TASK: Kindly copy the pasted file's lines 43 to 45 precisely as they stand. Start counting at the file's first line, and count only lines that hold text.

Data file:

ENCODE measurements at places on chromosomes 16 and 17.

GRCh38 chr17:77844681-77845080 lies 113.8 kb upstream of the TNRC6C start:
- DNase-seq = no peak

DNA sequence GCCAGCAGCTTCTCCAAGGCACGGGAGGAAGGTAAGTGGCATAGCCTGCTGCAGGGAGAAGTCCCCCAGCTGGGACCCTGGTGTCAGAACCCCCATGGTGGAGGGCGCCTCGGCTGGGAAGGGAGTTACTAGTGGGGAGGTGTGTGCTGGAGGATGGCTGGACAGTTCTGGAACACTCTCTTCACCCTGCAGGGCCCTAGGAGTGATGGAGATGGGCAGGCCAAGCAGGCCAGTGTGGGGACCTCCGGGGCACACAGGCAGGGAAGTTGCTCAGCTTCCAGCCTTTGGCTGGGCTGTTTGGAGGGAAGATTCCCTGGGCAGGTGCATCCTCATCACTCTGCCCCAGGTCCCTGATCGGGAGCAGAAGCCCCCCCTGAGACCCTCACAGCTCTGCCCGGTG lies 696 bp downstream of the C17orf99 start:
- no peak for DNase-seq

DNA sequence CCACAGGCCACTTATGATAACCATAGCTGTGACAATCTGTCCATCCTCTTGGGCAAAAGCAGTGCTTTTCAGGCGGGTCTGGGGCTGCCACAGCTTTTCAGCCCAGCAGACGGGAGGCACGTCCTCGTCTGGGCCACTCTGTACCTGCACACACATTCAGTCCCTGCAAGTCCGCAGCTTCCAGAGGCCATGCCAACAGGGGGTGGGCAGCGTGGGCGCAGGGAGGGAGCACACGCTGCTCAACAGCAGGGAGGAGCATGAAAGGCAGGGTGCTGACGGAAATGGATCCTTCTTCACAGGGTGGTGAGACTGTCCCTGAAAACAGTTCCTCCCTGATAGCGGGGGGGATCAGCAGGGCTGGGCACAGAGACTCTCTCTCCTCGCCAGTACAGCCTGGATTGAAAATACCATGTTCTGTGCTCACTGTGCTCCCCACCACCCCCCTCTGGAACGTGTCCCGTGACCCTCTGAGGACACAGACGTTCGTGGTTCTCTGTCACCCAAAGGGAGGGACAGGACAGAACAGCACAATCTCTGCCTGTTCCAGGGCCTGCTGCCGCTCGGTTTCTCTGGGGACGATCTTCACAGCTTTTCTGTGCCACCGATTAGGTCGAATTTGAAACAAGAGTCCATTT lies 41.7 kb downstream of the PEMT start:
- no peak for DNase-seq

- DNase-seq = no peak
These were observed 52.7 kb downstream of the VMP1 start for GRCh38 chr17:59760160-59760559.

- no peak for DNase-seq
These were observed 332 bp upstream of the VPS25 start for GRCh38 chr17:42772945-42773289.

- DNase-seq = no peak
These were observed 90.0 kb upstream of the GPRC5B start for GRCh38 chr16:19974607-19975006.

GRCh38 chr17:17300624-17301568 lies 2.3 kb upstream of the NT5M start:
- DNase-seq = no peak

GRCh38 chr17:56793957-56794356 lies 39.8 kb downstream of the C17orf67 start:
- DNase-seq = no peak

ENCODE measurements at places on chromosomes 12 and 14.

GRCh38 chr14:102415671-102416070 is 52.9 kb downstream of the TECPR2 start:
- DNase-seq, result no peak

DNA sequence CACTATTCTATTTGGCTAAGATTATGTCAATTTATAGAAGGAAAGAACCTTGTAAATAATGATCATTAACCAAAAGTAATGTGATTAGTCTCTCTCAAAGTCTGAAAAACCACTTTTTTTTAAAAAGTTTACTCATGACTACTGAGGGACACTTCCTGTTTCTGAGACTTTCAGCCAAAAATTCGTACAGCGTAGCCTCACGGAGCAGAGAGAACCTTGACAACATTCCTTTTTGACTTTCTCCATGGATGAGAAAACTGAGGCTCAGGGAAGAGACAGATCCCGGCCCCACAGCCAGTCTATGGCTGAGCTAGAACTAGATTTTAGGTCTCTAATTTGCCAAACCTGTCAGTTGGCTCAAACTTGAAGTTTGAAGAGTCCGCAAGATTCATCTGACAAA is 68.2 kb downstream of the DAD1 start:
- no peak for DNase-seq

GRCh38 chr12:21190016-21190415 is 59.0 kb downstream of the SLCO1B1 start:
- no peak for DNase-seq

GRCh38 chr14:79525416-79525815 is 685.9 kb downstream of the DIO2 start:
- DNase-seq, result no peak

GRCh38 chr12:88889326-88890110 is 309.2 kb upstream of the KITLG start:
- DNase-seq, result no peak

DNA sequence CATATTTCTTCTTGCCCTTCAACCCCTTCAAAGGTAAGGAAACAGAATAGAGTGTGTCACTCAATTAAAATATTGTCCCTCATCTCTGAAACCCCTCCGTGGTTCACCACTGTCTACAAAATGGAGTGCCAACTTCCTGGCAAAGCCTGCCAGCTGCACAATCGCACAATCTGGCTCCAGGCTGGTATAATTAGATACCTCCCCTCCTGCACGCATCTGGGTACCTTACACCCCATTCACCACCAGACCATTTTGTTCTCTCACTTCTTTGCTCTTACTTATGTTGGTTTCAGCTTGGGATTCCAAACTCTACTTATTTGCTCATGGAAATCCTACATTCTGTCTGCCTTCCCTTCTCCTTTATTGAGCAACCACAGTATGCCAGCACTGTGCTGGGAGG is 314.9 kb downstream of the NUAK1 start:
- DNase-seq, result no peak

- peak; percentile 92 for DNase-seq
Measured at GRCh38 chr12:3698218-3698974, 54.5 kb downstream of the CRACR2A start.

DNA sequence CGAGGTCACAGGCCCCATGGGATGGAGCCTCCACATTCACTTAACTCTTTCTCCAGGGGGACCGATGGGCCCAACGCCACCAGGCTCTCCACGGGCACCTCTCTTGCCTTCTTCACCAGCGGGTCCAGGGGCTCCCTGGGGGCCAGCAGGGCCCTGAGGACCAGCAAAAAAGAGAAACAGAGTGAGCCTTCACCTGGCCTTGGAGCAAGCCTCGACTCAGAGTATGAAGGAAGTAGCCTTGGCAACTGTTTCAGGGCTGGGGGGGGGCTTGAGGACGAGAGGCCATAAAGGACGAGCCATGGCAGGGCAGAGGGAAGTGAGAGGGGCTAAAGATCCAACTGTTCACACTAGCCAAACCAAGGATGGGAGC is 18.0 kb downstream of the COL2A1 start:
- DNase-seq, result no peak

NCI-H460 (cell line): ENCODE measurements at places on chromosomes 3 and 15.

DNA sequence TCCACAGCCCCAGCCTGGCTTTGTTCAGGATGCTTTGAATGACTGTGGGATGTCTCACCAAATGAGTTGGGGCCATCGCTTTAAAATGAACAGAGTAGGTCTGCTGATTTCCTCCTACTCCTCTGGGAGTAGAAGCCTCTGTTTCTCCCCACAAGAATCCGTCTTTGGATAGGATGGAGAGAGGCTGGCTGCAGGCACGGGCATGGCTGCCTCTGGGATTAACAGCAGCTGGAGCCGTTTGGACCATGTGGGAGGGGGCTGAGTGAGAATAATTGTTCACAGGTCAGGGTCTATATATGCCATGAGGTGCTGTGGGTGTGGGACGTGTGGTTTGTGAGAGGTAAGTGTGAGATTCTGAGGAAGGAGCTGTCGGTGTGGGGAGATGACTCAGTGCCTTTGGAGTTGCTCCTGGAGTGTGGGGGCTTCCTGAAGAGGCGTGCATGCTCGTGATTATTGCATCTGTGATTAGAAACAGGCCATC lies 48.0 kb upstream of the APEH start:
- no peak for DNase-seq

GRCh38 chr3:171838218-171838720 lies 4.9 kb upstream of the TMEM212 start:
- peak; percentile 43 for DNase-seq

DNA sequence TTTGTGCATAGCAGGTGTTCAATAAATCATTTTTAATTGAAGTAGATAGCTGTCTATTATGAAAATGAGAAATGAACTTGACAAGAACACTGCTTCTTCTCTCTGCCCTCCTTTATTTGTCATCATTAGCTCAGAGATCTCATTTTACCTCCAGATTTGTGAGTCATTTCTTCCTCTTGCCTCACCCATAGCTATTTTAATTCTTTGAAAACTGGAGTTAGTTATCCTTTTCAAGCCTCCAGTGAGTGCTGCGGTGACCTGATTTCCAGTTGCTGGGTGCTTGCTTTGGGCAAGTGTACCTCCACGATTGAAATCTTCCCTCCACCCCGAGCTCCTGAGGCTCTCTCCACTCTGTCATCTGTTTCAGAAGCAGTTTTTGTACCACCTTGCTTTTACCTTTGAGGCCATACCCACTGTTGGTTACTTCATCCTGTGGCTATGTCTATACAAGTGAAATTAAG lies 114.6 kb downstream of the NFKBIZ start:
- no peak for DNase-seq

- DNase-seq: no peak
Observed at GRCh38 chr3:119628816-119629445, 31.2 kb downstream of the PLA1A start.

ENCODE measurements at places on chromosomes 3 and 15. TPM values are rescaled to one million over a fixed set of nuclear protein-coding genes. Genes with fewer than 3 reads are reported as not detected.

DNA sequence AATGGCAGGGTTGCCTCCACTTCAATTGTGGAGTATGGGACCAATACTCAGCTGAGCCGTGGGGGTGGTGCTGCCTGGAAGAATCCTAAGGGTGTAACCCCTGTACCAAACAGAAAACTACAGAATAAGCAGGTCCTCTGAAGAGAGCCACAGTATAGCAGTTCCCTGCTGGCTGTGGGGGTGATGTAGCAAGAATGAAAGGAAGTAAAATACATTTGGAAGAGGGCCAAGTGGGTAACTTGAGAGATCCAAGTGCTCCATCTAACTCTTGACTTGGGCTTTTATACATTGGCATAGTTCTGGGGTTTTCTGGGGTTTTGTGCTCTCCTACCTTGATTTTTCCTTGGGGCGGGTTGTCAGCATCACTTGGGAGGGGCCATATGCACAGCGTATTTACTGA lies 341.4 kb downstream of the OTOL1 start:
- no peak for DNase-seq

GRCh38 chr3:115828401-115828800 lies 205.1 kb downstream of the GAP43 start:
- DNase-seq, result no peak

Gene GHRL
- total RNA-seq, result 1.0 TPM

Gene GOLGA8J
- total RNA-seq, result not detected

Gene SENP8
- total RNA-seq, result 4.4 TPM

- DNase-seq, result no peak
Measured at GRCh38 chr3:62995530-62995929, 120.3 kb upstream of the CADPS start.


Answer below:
Observed at GRCh38 chr3:119628816-119629445, 31.2 kb downstream of the PLA1A start.

ENCODE measurements at places on chromosomes 3 and 15. TPM values are rescaled to one million over a fixed set of nuclear protein-coding genes. Genes with fewer than 3 reads are reported as not detected.

DNA sequence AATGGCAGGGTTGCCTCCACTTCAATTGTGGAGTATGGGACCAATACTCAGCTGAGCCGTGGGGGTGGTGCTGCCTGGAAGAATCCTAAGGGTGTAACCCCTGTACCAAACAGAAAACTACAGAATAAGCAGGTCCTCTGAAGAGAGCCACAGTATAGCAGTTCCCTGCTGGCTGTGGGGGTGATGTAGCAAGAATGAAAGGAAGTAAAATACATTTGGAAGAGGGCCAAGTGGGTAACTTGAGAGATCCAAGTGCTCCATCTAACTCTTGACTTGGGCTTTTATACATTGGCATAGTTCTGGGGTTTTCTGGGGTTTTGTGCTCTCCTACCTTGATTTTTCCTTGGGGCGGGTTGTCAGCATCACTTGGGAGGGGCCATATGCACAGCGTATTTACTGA lies 341.4 kb downstream of the OTOL1 start: